Physics Colloquium, "Picoastronomy: an electron microscopist's view of the history of the Solar System"
Presented by: Rhonda Stroud, U.S. Naval Research Laboratory
Abstract: A wide range of astrophysical processes, from condensation of dust particles in circumstellar envelopes to space weathering on airless bodies, are inherently pico-to-nanoscale phenomena. Thus, an electron microscope, used for direct observation of planetary materials in the laboratory, can be as much of an astronomical tool as a telescope pointed at the sky. The energy resolution of state-of-the-art monochromated scanning transmission electron microscopes (STEMs), as low as 10 meV, makes it possible to directly observe the infra-red optical properties of individual cosmic dust grains in the 2 to 25 um range. Thus, distinguishing the 10-um and 18-um features of individual bonafide astrosilicates is now possible. Furthermore, the spatial resolution and sensitivity of the STEM enables imaging and at spectroscopy at scales down to the single atom. Samples of nanomaterials from diverse classes of stars from red giants to supernovae, from asteroids and comets, and the surface of the Moon are all available for laboratory studies. Results of these studies can help aid in the understanding of the formation and evolution of solar systems, and even provide clues for advancing the development of technologically important materials, such as doped nanodiamonds, SiC and graphene.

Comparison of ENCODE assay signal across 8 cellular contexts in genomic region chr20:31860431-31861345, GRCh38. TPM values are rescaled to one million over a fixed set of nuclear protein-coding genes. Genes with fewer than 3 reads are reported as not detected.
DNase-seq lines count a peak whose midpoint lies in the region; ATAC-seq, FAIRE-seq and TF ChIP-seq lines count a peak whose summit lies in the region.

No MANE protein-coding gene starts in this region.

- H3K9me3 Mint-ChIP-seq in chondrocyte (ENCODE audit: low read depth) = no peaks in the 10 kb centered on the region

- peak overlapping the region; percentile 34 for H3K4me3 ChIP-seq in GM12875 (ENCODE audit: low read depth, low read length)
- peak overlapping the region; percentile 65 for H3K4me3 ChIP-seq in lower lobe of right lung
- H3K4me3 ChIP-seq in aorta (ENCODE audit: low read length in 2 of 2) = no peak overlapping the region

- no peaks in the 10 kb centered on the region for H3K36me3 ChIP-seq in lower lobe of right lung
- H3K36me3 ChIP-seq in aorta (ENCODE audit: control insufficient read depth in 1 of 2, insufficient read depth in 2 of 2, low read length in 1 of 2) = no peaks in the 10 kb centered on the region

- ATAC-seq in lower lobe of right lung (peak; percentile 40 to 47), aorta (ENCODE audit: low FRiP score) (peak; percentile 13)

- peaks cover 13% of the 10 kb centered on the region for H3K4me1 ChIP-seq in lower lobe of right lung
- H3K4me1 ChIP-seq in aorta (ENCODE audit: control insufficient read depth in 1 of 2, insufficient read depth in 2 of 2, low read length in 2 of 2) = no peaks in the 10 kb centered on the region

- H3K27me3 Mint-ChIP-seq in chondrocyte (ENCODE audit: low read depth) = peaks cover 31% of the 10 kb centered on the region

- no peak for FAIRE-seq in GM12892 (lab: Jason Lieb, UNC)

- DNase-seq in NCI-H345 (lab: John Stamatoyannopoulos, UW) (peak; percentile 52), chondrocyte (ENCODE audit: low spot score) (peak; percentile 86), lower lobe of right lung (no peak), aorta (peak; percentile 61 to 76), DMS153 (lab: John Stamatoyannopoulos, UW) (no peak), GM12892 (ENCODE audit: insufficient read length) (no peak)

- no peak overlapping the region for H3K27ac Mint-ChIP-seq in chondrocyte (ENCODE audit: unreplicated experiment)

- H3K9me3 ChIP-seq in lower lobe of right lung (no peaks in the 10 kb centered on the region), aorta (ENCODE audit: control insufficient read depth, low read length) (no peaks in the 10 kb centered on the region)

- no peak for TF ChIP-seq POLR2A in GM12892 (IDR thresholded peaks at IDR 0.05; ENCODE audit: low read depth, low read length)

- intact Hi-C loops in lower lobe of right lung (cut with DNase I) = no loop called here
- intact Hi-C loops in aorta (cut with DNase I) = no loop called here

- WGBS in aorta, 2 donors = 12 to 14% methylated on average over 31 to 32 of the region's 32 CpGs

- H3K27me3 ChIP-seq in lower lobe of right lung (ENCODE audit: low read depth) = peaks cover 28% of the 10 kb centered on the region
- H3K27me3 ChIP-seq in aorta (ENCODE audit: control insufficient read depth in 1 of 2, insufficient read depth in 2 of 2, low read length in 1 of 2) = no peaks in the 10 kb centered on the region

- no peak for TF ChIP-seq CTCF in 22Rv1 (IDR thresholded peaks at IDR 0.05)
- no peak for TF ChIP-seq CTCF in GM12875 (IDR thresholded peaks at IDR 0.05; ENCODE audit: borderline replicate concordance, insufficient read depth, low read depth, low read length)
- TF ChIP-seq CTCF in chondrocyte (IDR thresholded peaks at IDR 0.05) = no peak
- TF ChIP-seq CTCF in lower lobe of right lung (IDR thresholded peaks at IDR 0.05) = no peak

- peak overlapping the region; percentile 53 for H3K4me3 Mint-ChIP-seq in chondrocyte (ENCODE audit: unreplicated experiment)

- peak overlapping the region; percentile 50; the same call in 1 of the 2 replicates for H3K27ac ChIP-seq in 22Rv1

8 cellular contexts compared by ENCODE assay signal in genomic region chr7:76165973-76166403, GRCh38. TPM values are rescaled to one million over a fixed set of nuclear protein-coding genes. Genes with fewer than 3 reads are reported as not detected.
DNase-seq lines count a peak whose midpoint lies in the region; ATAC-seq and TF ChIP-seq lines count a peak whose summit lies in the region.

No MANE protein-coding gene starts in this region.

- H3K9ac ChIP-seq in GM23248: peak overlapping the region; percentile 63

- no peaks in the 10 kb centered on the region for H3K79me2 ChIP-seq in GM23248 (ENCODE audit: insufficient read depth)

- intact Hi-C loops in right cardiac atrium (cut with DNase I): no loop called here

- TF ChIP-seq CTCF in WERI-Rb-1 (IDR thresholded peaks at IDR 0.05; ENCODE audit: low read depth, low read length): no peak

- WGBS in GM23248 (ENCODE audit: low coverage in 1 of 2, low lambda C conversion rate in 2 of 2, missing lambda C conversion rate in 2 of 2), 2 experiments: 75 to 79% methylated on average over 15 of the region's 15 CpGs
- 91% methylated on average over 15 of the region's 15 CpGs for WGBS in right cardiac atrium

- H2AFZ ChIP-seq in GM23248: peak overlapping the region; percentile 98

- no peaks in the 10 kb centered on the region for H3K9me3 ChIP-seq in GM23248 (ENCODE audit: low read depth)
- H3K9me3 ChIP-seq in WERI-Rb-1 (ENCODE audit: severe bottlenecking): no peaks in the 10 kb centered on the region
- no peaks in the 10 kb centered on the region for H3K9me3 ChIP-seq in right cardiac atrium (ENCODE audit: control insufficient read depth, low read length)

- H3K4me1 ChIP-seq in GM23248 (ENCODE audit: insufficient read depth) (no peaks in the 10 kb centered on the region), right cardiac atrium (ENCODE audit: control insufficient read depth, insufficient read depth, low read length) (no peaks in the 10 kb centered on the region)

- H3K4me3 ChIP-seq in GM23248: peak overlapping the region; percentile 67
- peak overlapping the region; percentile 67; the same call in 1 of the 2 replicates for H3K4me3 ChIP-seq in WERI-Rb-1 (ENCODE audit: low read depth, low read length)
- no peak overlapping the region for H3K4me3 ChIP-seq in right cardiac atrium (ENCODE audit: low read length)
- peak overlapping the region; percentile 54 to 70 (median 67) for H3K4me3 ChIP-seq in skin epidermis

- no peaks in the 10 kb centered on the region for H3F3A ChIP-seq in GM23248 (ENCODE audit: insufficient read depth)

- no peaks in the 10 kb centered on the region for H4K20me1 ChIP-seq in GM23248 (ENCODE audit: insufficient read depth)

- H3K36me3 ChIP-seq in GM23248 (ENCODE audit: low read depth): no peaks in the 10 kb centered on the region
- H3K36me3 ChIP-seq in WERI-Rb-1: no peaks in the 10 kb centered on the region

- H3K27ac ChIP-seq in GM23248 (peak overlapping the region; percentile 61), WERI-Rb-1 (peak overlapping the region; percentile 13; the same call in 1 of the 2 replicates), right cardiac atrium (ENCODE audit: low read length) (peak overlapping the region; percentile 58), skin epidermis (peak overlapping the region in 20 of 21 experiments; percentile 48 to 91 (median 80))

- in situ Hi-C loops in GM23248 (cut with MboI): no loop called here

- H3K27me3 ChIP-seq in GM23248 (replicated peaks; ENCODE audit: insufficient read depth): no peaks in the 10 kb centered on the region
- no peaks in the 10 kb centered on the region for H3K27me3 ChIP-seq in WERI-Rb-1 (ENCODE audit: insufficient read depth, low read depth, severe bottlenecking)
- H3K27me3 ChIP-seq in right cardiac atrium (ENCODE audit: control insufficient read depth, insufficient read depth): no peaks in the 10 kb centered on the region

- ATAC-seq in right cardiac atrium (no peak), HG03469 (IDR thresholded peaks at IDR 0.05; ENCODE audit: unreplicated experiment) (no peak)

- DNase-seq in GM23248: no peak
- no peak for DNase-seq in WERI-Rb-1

Coffee, tea, and cookies will be available starting at 3:45 p.m., in DUAN G1B31.
Wednesday, September 12, 2018 at 4:00pm to 5:00pm
Duane Physics and Astrophysics, G1B20
2000 Colorado Avenue, Boulder, CO 80309
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